The PM also called on the nation to work towards making the summit a success. He presided over a meeting of CMs and Governors seeking cooperation in the conduct of multiple preliminary G20 meetings. There would be about 200 preliminary meetings of the organization, spread across the length and breadth of the country. In case meetings are held in Arunachal and Ladakh, China would object, while if held in Kashmir, Pak would attempt to raise a hue and cry through its allies, Turkey and China.

There is a vast difference between the SCO and G20, which is why the SCO is treated as a second-class citizen. The SCO covers 22% of the global landmass and 40% of its population, whilst its contribution to the global GDP is 20%. The G20 on the other hand is 85% of the global GDP and two-thirds of the world population. It also covers 75% of international trade. This makes the G20 attractive and important. Jaishankar has stated on multiple occasions that India will use this summit to back the interests of the ‘Global South’ implying developing and underdeveloped countries.

While the SCO largely comprises of nations in Central Asia, the G20 is west dominated. India, a rising Asian giant, with close relationships with both camps is uniquely placed to bridge the gap between the East and the West. Further, for a long time, India was part of the ‘global south’ and thus could be a voice for nations facing shortfalls due to global disruptions and wars, none of which are their doing. India has earned global respect for its open foreign policy as also assisting over 150 countries during the COVID pandemic.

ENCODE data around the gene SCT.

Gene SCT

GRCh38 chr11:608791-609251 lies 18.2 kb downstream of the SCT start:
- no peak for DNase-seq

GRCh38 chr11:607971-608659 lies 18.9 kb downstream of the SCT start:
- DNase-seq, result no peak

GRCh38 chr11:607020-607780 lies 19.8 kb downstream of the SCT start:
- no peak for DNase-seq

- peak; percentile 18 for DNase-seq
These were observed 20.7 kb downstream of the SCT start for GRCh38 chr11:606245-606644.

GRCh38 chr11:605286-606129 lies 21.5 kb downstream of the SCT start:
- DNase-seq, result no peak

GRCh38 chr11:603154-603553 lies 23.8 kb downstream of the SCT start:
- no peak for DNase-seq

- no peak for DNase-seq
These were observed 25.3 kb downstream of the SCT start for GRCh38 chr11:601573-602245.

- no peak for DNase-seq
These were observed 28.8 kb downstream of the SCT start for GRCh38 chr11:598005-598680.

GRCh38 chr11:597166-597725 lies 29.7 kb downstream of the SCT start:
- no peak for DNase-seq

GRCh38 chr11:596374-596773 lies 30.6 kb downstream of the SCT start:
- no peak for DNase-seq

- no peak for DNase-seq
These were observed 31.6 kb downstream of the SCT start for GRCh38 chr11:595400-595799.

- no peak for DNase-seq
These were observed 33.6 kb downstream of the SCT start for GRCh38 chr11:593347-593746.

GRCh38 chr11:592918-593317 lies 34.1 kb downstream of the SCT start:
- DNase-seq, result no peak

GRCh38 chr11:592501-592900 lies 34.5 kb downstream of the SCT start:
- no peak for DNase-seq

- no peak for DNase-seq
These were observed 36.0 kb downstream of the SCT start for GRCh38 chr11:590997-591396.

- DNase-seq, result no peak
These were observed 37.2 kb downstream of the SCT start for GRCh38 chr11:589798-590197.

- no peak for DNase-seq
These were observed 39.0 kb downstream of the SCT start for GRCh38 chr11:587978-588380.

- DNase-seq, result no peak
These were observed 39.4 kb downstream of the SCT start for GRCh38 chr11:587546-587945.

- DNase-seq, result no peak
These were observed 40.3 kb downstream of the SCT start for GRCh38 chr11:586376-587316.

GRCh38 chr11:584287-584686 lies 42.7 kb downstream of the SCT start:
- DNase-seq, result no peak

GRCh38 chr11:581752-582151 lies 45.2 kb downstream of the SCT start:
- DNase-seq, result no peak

There are scenarios which could offset India’s global role in the year ahead. These include growing US-China tensions, the Ukraine war and China’s attempted incursions into India. While India maintains a distance on US-China relations, it has begun being more vocal on the Russo-Ukraine crisis. Deteriorating Indo-China relations would upset the success of the summit. Simultaneously, as the host, PM Modi would be expected to interact with all guests, in both summits, including the Pak PM and the Chinese President, an event likely to be domestically politically exploited. Navigating them would involve astute diplomacy.               

There is no doubt that 2023 will be the year of India. Many heads of state would be visiting India twice, once for each summit and in quick succession as both summits are planned for Sept. Preliminary meetings of both organizations being spread across the country gives India the unique advantage to showcase its rich heritage and culture displaying its architectural marvels and tourist venues beyond the Taj Mahal and other traditional destinations. It would also highlight India’s digital development and booming market conveying that India is the destination for investment and trade.    

The summits would only be successful with complete cooperation from states where preliminary meetings are being planned. Further, both the presidencies are rotating while the summits are national events and therefore should not be politically exploited for the forthcoming 2024 elections. Doing so would undermine the global image of India and the current leadership. India has arrived on the global stage, and it should put its best foot forward. In both presidencies, India must definitely leave its mark.